Sunday, 22 May 2011

the mighty mos def

Heres a short and sweet review of two of Mos Def's most famous songs. These are both off his debut solo album "Black on Both Sides" (1999) which is also one of my favourite Hip Hop albums. Ms. Fat Booty and Mathematics are equally great songs and I'll try and write this review a little differently so that they receive the right amount of affection.

Mathematics is essentially a powerful song in which Mos asks his listeners to add up various issues and come to an ultimatum. Produced by none other than the famous DJ Premier,  this song has one of the greatest beats along with sweet samples. Within the lyrics is where this song stands out. Mos Def actually counts numbers into this songs so that we can follow him through various struggles and social issues. To me this requires a huge amount of skill to create something that rhymes and also adds up somehow."Yo it's 6 Million Ways to Die, from the seven deadly thrills. Eight-year olds gettin found with 9 mill's"  One of the the best songs to listen to when your trying to find Hip Hop.

Secondly, Ms. Fat Booty may not possess the same political content but contains lyrics about something equally important. Love and attraction. Mos Def tells us about a woman that was something else and with an "Ass so fat you could see it from the front"  The song features samples from Arethra Franklin and the beat is also really good. All about some wild girl that Mos Def is hooked on, she plays love games with him and forgets him. Sounds familiar right? Anyway another ill song from Mos Def that truly shows his artistic talent with a similar concept to Common's famous song.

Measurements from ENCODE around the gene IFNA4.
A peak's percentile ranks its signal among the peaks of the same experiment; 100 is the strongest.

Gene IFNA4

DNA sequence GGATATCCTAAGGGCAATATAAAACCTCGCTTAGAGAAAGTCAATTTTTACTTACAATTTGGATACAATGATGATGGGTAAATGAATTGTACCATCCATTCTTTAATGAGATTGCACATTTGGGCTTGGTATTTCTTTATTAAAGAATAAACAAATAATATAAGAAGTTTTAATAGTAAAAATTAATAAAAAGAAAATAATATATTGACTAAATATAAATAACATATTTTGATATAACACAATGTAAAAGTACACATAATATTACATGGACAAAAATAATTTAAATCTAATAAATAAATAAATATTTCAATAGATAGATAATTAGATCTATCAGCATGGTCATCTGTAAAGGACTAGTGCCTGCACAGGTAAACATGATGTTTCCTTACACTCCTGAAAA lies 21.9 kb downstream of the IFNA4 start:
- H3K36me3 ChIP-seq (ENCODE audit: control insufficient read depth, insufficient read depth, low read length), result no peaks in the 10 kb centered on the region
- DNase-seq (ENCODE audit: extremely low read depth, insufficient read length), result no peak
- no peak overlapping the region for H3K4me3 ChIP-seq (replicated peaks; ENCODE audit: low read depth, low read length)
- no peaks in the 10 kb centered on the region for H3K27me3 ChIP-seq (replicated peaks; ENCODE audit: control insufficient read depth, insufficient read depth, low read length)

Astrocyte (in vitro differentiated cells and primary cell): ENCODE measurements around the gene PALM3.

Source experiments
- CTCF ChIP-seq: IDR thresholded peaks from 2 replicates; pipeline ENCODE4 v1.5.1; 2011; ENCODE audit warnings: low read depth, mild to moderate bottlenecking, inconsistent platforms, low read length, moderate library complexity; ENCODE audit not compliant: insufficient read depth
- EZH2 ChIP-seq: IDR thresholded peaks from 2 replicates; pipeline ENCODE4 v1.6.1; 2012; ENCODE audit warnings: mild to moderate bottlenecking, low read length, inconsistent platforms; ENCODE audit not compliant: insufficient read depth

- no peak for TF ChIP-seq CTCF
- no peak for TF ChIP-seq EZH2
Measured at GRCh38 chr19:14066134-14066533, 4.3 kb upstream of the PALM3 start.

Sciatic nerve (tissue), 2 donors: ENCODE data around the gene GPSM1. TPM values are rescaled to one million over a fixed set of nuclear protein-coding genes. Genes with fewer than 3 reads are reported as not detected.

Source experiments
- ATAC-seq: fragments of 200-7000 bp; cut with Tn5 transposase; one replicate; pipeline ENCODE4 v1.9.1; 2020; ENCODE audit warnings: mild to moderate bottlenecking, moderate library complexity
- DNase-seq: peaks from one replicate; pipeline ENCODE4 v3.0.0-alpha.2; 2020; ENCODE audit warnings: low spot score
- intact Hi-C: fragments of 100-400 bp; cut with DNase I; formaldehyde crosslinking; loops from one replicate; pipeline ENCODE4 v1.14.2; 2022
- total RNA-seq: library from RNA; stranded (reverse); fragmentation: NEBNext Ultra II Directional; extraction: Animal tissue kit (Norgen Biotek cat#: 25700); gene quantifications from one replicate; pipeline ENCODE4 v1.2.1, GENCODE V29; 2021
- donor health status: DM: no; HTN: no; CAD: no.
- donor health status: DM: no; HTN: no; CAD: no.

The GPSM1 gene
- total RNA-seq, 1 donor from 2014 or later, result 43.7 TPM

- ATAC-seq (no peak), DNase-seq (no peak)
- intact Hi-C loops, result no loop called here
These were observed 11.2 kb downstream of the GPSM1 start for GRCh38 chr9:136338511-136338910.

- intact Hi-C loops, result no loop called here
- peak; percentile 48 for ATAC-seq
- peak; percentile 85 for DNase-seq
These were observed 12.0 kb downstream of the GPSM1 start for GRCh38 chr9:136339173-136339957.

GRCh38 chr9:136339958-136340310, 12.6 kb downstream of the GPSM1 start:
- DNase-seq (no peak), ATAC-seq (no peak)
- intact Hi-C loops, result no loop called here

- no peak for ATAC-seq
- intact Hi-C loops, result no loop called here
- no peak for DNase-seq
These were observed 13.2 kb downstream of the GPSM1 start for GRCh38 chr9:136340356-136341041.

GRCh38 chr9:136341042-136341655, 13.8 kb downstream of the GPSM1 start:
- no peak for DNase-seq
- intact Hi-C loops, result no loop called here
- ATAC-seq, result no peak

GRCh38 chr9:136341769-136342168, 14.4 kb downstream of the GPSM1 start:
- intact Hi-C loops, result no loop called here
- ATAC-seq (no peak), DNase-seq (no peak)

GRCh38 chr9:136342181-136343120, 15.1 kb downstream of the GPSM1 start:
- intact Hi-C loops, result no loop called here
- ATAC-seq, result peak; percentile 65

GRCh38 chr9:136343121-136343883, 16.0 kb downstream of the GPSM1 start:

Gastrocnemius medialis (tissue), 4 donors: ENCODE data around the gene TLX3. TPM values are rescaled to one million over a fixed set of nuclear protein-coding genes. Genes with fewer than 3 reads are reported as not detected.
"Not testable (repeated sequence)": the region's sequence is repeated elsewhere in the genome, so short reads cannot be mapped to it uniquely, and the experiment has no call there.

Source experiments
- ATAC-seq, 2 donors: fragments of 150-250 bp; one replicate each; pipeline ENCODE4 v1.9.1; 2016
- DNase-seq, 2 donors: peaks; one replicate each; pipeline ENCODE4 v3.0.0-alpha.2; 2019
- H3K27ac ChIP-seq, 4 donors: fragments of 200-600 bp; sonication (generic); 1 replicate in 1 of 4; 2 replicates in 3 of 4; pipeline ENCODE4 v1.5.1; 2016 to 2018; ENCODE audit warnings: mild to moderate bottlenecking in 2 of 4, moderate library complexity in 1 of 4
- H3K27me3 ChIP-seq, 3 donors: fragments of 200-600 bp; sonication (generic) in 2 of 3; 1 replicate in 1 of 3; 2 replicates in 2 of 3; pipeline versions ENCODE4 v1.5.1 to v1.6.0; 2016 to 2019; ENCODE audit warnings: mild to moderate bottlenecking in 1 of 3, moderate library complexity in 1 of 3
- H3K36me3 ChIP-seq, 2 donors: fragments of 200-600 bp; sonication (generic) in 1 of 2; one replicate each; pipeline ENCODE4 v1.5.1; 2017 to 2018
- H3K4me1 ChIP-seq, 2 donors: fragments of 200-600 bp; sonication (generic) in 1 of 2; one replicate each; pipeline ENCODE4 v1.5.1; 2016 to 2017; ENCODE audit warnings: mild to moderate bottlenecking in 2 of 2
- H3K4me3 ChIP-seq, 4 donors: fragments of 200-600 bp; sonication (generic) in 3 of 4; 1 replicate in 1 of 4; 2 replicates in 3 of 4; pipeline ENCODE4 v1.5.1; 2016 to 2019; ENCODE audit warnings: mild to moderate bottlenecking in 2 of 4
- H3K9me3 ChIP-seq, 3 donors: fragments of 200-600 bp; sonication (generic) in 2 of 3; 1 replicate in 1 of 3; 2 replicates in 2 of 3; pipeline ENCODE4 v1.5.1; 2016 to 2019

Listen to these equally consuming songs to treat your Hip Hop taste buds.

Sunday, 15 May 2011

style wars

Style Wars is a Hip Hop documentary that follows the rise of the golden age. Essentially it captures the essence of New York's old school uprising and colourful history while also focusing on the birth of graffiti as an art form.

This film from the 1980s packs heaps of artwork into 70 minutes as it follows the lives of gifted writers around the train systems of NY. Going into the mind of these artist, its clear to see that living for your artwork and expressing yourself is more important than getting caught.  The documentary also includes interviews with the local law enforcement that believe graffiti as an act of vandalism. And they fail terribly with attempts to restrict this iconic movement.

Deep in the roots of this movie are the core elements of true Hip Hop. From the B-Boy breaks to the great soundtrack with pioneers such as Grand Master Flash and The Sugarhill Gang, its only too easy to wish that you could have been part of such an era.

I would definitely recommend anyone to get a hold of this great documentary even if you are not entirely interested in Hip Hop.

Song in the trailer is "8th Wonder" by the Sugarhill Gang

Wednesday, 11 May 2011

it's, the music that the street love...

"Skills" by Gang Starr is one of the freshest songs I've ever heard.

DJ Premiere's mad breaks and samples along with Guru's natural flow go together so easily to make one of  Hip Hops most successful duos. "Skills" is essentially a song of why not to fuck with Guru and Premiere as the lyrics portray a story of their rise to fame. Also, one of the songs in which Gang Starr solidify their "Mass Appeal" status as one of the greatest in Hip Hop.


Saturday, 7 May 2011

tyler, the creator


Goblin is the second album from Odd Future's Tyler, The Creator and it's fucking amazing.

Something about his lyrics along with dark beats make the content of this album addictive and consuming. But let me warn you, not for the faint hearted would be an understatement as this record contains things that would make the devil cry. Nightmare-fantasy has been used to describe the essence of this album as Tyler lays down his conscience and narrates himself as volatile, humorous, moody, needy, even vulnerable.